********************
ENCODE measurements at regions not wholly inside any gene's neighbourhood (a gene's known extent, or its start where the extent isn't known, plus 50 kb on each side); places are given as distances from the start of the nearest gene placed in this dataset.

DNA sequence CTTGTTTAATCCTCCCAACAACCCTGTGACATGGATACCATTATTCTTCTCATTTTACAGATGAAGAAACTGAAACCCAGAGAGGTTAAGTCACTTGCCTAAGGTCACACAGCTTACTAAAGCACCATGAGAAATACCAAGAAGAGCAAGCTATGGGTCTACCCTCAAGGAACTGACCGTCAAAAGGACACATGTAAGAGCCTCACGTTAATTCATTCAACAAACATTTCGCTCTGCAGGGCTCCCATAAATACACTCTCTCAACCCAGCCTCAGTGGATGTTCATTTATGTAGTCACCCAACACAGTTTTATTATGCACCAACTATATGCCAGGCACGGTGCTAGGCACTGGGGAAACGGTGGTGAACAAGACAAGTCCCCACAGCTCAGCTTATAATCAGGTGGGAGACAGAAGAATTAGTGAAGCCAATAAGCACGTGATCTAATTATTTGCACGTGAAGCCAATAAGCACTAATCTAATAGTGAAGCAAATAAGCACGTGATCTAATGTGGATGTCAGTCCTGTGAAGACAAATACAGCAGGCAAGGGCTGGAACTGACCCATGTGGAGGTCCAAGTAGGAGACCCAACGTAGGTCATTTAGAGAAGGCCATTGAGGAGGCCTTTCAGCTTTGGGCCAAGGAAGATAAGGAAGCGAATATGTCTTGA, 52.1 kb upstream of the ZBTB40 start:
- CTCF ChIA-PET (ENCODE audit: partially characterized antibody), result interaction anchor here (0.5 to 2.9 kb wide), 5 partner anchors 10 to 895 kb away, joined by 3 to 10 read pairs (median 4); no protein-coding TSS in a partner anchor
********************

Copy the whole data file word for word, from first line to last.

ENCODE measurements at regions not wholly inside any gene's neighbourhood (a gene's known extent, or its start where the extent isn't known, plus 50 kb on each side); places are given as distances from the start of the nearest gene placed in this dataset.

DNA sequence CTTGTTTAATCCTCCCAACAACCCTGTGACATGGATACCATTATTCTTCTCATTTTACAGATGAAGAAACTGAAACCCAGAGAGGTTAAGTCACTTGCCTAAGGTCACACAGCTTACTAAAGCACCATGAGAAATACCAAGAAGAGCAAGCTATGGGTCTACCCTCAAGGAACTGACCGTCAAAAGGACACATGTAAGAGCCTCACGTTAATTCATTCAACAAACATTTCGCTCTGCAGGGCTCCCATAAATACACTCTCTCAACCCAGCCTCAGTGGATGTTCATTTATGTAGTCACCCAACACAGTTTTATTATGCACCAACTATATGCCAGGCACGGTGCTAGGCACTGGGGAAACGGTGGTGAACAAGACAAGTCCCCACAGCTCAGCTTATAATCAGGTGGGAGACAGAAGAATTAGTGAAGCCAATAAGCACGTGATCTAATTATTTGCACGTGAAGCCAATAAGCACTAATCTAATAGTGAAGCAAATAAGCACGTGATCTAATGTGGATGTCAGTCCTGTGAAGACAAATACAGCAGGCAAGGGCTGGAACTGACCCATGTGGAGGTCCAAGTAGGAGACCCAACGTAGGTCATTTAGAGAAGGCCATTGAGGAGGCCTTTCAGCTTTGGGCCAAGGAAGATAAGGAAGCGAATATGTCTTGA, 52.1 kb upstream of the ZBTB40 start:
- CTCF ChIA-PET (ENCODE audit: partially characterized antibody), result interaction anchor here (0.5 to 2.9 kb wide), 5 partner anchors 10 to 895 kb away, joined by 3 to 10 read pairs (median 4); no protein-coding TSS in a partner anchor